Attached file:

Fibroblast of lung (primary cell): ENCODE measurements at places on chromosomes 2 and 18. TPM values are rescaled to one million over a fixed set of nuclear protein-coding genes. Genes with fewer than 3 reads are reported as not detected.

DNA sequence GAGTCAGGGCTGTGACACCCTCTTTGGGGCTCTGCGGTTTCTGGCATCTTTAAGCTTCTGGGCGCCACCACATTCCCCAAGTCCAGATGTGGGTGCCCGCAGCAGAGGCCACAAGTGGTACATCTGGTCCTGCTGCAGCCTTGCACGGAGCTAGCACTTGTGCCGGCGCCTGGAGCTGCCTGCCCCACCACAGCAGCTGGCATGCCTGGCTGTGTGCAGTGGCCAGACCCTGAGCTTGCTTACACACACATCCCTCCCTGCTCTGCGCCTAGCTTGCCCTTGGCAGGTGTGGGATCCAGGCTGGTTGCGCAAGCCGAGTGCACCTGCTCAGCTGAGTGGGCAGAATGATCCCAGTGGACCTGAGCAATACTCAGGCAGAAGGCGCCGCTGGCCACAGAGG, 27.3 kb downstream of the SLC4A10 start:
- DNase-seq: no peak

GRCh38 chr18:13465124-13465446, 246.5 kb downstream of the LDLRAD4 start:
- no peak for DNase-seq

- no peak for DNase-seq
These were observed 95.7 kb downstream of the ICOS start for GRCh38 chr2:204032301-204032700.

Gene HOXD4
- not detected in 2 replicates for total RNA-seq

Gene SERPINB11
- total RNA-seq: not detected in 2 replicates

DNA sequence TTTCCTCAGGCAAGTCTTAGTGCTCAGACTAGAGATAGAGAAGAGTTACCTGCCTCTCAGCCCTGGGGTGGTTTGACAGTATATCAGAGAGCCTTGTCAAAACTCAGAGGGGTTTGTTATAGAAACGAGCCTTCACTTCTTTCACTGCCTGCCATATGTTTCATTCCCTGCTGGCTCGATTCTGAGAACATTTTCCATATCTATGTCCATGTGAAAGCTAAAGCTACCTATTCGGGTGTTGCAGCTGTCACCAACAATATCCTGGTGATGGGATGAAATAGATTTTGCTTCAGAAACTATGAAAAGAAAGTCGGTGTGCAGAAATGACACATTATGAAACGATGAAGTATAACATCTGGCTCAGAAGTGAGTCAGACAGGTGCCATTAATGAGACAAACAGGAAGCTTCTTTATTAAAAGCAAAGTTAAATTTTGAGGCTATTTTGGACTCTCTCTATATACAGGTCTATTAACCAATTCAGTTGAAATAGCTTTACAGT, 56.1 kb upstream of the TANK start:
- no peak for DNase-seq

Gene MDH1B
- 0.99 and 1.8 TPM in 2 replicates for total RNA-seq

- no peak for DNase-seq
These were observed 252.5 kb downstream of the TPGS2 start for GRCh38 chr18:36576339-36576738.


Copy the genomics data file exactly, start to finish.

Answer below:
Fibroblast of lung (primary cell): ENCODE measurements at places on chromosomes 2 and 18. TPM values are rescaled to one million over a fixed set of nuclear protein-coding genes. Genes with fewer than 3 reads are reported as not detected.

DNA sequence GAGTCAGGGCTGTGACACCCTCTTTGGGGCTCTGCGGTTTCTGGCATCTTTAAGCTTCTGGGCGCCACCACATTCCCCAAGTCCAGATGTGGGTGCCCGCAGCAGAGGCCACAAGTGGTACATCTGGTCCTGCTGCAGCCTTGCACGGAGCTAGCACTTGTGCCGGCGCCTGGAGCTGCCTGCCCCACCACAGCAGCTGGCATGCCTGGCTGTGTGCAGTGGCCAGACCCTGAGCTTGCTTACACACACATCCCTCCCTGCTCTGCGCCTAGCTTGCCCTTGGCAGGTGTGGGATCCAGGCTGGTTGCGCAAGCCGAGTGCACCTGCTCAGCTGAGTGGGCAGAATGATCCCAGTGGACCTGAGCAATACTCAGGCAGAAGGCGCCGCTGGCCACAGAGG, 27.3 kb downstream of the SLC4A10 start:
- DNase-seq: no peak

GRCh38 chr18:13465124-13465446, 246.5 kb downstream of the LDLRAD4 start:
- no peak for DNase-seq

- no peak for DNase-seq
These were observed 95.7 kb downstream of the ICOS start for GRCh38 chr2:204032301-204032700.

Gene HOXD4
- not detected in 2 replicates for total RNA-seq

Gene SERPINB11
- total RNA-seq: not detected in 2 replicates

DNA sequence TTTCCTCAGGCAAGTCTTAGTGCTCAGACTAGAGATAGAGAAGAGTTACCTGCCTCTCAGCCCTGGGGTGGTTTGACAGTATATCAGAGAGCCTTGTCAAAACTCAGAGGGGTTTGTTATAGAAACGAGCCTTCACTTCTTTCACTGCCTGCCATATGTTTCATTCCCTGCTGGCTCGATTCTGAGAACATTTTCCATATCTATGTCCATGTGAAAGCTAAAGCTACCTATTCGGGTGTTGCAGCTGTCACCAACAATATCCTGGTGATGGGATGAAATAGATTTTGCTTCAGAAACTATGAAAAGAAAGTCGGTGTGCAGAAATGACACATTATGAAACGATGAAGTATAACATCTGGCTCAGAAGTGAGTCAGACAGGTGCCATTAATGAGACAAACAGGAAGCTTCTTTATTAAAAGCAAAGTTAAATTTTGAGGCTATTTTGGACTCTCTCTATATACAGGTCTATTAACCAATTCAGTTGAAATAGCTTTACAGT, 56.1 kb upstream of the TANK start:
- no peak for DNase-seq

Gene MDH1B
- 0.99 and 1.8 TPM in 2 replicates for total RNA-seq

- no peak for DNase-seq
These were observed 252.5 kb downstream of the TPGS2 start for GRCh38 chr18:36576339-36576738.